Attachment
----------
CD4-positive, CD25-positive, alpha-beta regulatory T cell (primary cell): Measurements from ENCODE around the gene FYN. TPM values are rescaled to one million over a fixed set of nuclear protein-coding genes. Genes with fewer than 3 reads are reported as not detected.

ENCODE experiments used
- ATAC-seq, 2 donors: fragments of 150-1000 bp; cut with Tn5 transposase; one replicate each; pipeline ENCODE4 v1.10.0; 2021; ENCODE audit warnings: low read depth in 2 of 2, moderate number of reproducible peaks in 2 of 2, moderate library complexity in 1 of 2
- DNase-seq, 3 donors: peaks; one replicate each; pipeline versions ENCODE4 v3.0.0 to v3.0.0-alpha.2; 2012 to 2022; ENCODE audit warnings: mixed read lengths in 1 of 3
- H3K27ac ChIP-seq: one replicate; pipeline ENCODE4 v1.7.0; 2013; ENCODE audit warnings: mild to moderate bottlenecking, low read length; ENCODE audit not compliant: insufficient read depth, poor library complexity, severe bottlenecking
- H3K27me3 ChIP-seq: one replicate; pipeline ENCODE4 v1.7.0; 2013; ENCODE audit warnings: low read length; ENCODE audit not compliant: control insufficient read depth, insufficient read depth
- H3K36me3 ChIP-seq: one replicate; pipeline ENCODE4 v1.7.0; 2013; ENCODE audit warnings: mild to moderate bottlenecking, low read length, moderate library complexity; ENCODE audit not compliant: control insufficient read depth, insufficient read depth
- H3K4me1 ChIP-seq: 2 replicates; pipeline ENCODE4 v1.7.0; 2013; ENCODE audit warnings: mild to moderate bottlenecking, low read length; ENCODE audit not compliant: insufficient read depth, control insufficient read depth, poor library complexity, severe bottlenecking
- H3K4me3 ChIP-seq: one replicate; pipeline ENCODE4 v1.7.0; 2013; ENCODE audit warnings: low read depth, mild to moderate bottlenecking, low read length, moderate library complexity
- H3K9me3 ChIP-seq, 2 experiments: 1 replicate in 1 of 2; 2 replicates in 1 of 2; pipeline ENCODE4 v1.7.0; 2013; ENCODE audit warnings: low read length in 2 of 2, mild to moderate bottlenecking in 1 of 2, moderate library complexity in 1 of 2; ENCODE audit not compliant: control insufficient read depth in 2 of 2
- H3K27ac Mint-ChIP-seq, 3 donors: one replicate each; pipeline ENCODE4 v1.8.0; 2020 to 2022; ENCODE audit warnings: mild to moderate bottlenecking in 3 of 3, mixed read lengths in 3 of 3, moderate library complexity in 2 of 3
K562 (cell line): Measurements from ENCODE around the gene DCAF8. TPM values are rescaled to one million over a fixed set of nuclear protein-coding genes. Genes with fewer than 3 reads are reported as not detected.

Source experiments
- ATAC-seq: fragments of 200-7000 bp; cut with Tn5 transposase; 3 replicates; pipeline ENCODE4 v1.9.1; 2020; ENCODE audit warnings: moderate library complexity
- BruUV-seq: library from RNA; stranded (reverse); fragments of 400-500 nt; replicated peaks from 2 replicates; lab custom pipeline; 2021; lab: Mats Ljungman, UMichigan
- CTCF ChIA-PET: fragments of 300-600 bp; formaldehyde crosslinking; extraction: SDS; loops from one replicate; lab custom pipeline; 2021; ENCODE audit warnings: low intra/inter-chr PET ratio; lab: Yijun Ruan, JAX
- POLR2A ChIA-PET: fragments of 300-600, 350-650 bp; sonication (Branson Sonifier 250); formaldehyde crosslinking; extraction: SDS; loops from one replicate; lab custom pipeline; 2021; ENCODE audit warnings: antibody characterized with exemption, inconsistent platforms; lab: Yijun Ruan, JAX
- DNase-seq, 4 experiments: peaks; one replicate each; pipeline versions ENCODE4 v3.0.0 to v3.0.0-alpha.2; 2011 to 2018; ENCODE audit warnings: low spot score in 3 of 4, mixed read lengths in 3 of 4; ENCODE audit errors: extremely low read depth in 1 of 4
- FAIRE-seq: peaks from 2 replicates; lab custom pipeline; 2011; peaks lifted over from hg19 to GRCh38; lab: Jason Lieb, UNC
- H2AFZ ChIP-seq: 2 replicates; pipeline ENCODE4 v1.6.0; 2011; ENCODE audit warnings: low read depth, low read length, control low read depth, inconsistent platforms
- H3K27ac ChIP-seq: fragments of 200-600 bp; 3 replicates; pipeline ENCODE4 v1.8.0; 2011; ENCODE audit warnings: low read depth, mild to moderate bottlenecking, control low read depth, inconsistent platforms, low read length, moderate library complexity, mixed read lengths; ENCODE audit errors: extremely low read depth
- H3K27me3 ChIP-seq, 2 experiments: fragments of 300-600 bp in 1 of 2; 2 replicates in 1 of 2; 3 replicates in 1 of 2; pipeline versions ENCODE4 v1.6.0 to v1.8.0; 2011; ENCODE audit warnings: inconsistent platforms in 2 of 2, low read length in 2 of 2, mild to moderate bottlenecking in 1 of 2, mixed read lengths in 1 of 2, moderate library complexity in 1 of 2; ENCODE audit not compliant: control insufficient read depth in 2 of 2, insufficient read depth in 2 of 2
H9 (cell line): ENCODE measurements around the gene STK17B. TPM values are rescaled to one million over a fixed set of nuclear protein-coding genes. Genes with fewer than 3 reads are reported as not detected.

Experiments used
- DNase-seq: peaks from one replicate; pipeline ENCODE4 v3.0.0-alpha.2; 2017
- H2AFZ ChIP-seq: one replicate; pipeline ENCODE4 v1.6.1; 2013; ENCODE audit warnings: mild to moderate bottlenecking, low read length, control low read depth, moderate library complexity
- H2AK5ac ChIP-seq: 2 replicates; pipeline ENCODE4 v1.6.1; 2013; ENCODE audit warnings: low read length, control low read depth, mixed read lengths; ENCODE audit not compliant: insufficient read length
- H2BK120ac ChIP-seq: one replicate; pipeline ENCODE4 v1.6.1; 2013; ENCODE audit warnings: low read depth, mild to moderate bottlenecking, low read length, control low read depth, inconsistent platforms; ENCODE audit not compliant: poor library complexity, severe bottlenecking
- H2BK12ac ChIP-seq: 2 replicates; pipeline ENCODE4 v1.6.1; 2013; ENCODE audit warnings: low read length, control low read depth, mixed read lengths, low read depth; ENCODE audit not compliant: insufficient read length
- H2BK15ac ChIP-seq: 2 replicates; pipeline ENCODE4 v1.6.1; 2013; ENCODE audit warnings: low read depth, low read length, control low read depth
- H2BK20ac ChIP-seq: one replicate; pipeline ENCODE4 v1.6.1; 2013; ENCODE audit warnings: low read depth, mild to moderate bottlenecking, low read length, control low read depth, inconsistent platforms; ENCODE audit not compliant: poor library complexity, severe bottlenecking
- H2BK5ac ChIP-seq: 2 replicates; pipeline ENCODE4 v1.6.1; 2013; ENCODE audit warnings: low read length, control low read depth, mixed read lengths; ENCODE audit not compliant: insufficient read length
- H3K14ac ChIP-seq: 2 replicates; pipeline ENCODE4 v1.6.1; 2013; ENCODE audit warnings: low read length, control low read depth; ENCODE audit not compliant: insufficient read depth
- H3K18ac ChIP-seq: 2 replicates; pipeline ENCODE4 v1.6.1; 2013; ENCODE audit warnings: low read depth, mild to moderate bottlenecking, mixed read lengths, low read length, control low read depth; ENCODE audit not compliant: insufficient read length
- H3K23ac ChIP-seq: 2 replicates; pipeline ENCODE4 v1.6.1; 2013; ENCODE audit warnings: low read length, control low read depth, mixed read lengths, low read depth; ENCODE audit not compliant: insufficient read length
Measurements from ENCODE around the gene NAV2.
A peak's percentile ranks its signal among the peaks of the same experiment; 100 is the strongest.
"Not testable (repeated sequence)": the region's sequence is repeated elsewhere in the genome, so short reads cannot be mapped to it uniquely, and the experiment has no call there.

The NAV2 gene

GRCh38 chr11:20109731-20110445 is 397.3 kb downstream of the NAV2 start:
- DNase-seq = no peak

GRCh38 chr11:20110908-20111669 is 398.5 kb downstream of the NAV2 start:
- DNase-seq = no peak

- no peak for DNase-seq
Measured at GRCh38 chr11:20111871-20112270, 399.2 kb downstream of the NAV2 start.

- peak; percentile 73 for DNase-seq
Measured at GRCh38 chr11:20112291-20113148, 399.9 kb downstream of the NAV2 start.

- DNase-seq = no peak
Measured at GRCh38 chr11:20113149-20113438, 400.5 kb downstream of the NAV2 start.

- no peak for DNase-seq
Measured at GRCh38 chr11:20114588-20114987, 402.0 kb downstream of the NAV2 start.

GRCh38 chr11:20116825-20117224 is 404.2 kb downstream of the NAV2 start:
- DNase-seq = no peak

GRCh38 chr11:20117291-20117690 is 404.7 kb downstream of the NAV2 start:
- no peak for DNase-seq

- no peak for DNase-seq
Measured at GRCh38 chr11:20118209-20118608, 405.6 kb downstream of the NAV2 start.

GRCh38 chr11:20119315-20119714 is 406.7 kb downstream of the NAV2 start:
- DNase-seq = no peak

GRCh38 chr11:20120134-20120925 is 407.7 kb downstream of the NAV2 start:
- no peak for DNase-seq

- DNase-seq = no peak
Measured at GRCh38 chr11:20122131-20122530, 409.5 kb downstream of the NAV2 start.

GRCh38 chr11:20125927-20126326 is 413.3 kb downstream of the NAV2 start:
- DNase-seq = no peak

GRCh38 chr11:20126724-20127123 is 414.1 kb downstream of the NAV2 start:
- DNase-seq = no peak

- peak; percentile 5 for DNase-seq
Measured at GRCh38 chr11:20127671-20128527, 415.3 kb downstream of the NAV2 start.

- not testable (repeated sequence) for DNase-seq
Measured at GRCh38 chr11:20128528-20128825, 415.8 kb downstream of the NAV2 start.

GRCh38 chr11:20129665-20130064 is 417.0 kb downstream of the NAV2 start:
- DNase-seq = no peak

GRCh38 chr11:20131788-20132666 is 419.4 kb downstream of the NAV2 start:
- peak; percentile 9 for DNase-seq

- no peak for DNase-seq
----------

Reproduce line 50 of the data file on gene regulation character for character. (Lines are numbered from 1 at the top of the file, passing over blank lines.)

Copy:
- no peak for DNase-seq